“Engineers have made significant technical progress on the rocket and have produced hardware for all elements of the SLS program,” said SLS program manager Todd May. “The team members deserve an enormous amount of credit for their dedication to building this national asset.”
The program delivered in April the first piece of flight hardware for Orion’s maiden flight, Exploration Flight Test-1 targeted for December. This stage adapter is of the same design that will be used on SLS’s first flight, Exploration Mission-1.
Michoud Assembly Facility in New Orleans has all major tools installed and is producing hardware, including the first pieces of flight hardware for SLS. Sixteen RS-25 engines, enough for four flights, currently are in inventory at Stennis Space Center, in Bay St. Louis, Mississippi, where an engine is already installed and ready for testing this fall. NASA contractor ATK has conducted successful test firings of the five-segment solid rocket boosters and is preparing for the first qualification motor test.
SLS will be the world's most capable rocket. In addition to opening new frontiers for explorers traveling aboard the Orion capsule, the SLS may also offer benefits for science missions that require its use and can’t be flown on commercial rockets.
The next phase of development for SLS is the Critical Design Review, a programmatic gate that reaffirms the agency's confidence in the program planning and technical risk posture.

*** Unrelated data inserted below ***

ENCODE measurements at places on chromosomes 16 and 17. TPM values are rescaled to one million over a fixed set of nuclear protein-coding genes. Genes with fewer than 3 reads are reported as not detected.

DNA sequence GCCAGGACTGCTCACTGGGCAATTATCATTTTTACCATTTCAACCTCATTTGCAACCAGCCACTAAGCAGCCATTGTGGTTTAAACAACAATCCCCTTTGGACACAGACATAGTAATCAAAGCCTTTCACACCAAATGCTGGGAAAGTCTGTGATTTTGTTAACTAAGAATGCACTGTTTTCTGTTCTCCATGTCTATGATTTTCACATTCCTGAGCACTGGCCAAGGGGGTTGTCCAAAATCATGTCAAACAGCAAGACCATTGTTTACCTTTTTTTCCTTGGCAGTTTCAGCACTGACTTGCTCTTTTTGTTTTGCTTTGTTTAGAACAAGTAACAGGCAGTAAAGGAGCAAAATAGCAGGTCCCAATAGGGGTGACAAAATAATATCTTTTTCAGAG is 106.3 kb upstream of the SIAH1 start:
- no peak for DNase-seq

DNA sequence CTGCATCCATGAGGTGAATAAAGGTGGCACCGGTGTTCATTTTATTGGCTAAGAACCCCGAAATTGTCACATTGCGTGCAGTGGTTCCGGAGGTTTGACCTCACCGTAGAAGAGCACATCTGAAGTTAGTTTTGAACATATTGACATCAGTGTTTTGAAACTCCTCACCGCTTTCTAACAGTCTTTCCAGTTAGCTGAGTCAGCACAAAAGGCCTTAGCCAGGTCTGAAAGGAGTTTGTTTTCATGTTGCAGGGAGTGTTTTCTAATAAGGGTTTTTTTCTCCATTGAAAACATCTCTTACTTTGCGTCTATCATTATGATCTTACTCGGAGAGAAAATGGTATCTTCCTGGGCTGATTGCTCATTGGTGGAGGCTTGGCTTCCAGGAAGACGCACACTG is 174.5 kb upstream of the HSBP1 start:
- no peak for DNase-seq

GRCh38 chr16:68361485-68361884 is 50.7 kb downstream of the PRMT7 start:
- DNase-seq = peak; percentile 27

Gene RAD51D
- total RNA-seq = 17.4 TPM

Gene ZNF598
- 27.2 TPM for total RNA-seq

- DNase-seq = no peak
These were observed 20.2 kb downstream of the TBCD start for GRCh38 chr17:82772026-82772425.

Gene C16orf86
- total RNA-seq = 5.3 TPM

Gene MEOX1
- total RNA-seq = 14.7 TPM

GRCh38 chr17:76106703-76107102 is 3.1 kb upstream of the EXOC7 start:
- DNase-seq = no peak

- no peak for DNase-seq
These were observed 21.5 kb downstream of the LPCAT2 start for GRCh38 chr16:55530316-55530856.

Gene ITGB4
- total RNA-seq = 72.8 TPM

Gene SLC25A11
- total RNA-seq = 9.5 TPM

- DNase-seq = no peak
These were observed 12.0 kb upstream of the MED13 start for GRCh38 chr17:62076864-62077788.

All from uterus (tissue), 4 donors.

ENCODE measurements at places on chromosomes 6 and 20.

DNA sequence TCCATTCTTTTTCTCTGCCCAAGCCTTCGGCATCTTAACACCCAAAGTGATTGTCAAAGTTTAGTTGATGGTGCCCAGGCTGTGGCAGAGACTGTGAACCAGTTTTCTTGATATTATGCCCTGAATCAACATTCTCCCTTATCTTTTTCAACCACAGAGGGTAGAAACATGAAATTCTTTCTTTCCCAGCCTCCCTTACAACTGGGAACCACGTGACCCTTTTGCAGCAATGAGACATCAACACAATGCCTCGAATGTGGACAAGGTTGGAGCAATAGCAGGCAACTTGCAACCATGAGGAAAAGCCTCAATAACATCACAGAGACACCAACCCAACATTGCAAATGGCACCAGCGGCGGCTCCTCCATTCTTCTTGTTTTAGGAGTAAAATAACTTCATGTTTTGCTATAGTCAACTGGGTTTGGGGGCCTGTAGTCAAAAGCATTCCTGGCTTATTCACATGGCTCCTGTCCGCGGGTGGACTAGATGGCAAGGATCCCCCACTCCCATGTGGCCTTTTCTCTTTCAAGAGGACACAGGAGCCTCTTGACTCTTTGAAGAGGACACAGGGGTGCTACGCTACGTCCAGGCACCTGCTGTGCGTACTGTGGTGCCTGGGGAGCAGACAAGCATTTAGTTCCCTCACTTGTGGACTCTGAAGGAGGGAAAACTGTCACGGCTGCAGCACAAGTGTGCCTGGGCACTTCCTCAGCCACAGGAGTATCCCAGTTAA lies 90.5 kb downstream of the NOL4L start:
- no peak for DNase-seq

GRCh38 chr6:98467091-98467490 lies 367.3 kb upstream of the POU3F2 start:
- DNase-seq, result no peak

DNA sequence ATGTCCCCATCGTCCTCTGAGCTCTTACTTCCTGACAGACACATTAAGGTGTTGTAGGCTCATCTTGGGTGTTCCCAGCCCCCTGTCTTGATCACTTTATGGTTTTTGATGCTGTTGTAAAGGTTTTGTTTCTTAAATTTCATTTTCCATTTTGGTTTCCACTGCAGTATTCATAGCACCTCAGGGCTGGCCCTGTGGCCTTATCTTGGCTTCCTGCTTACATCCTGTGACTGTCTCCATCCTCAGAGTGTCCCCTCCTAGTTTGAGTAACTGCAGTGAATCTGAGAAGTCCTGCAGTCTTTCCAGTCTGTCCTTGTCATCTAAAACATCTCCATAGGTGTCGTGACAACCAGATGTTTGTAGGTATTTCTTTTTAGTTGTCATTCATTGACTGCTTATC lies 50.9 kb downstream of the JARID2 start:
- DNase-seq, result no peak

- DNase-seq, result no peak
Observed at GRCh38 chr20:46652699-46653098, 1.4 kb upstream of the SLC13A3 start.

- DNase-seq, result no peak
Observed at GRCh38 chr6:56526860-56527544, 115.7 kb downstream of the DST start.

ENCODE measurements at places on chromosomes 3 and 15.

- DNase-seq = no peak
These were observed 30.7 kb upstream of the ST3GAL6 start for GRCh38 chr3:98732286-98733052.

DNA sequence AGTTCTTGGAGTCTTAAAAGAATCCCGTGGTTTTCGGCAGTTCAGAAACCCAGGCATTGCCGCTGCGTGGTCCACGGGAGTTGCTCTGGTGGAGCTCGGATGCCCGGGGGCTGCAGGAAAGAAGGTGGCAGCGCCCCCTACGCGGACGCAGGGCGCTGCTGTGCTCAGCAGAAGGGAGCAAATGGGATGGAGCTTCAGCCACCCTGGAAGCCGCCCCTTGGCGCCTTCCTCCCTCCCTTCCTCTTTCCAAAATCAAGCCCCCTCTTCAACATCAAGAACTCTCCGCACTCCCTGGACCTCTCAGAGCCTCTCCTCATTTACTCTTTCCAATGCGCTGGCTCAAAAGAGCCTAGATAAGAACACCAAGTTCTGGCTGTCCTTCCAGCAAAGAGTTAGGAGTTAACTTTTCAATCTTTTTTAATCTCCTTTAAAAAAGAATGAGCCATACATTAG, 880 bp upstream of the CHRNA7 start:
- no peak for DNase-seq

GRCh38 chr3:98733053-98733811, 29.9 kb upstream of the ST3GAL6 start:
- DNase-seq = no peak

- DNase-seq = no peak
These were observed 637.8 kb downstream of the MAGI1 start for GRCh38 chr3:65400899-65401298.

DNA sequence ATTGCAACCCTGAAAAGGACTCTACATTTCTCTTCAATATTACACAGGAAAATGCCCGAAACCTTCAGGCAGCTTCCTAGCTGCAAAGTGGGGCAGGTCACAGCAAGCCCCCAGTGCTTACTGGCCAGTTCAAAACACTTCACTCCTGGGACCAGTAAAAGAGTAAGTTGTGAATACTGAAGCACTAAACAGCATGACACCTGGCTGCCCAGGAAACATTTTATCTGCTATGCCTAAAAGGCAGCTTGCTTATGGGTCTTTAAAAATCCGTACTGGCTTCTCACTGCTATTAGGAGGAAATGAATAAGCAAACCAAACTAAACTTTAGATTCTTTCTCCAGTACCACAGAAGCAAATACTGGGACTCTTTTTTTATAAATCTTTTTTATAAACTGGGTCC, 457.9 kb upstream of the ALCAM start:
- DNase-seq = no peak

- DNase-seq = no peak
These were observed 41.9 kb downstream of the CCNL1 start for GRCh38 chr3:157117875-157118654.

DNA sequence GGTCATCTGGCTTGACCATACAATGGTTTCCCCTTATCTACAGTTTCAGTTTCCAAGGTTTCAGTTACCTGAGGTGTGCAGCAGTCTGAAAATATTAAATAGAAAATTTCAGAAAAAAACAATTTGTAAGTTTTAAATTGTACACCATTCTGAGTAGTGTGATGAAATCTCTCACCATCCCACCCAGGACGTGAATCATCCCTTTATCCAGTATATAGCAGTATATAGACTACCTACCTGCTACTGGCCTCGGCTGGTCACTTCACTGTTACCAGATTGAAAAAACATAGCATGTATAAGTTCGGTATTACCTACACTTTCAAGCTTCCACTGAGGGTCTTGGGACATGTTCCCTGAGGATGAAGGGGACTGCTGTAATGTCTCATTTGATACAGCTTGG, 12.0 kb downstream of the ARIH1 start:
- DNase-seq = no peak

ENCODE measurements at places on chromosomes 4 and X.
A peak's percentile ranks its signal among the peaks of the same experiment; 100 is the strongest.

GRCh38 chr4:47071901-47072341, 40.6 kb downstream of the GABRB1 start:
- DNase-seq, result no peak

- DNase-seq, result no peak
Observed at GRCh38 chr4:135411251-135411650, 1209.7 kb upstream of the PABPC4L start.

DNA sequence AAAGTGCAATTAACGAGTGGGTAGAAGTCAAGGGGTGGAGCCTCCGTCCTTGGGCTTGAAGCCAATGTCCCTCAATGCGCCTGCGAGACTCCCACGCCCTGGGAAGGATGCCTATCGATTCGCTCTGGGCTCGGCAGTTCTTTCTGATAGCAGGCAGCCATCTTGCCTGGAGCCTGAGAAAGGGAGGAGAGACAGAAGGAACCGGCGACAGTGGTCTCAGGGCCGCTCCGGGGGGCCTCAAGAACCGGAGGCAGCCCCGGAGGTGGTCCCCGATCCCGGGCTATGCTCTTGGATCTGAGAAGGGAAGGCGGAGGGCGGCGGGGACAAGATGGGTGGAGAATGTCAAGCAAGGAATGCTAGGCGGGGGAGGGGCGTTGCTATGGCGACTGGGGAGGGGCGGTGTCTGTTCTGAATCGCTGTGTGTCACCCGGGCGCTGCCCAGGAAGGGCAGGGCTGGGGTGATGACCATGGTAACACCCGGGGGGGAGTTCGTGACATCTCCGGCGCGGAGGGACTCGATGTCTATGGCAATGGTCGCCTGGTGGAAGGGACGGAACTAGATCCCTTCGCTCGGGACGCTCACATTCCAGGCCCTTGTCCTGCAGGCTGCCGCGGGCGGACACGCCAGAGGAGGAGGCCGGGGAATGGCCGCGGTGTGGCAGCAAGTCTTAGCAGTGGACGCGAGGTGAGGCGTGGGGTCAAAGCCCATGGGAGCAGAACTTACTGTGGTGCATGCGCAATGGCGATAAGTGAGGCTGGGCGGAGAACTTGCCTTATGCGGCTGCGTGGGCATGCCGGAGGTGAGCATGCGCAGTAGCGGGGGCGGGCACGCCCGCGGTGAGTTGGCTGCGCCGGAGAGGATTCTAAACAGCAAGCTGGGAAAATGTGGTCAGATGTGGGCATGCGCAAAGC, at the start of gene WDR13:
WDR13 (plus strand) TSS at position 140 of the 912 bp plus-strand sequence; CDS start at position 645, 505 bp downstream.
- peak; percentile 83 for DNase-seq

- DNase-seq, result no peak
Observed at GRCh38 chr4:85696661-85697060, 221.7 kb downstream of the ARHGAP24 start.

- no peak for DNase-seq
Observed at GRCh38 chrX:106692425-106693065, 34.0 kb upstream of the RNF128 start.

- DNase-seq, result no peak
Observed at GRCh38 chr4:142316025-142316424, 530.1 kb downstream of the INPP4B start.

Monday, August 18, 2014
Engineers inside the Operations and Checkout Building at NASA's Kennedy Space Center in Florida recently installed the black back shell to the Orion capsule that will fly in this December's Exploration Flight Test (EFT)-1 demonstration. Reminiscent of the thousands of thermal tiles that enshrouded the retired space shuttle orbiters, the back shell is one of the last few items that need to be installed onto Orion (the Launch Abort Motor should be attached to the spacecraft soon) prior to it being transported to the nearby Cape Canaveral Air Force Station for mating onto a Delta IV Heavy rocket that will send Orion into space for its maiden journey. EFT-1 is currently scheduled to launch at 8:03 AM, Eastern Standard Time (5:03 AM, Pacific Standard Time), on December 4.
Tuesday, August 12, 2014
ESA / NASA
ATV Completes Final Automated Docking (Press Release)
In a flawless demonstration of technology and skill, ESA’s fifth and final ATV, Georges Lemaître, docked with the International Space Station today, fixing itself firmly for a six-month resupply and reboost mission.
The fully automated docking came at 13:30 GMT (15:30 CEST), just a few moments after the cargo vessel’s extended probe made contact with the cone on the aft of Russia’s Zvezda module.
After contact, a series of hooks latched and closed, making a firm mechanical connection with the Station. Later, data and electrical connections were created, allowing ATV to draw power from the orbital outpost and for the Station computers to talk directly to ATV.
The sequence came at the end of several hours of automated manoeuvres, during which ATV powered itself through a series of waypoints starting some 40 km behind and just below the Station.
ATV Navigates Itself
“From 39 km to just 250 m from the Station, ATV navigated itself using relative satnav signals, in which both the Station and ATV compare their positions using GPS,” says Jean-Michel Bois, leading the ESA operations team at the ATV Control Centre in Toulouse, France. Mission operations are run jointly with France’s CNES space agency.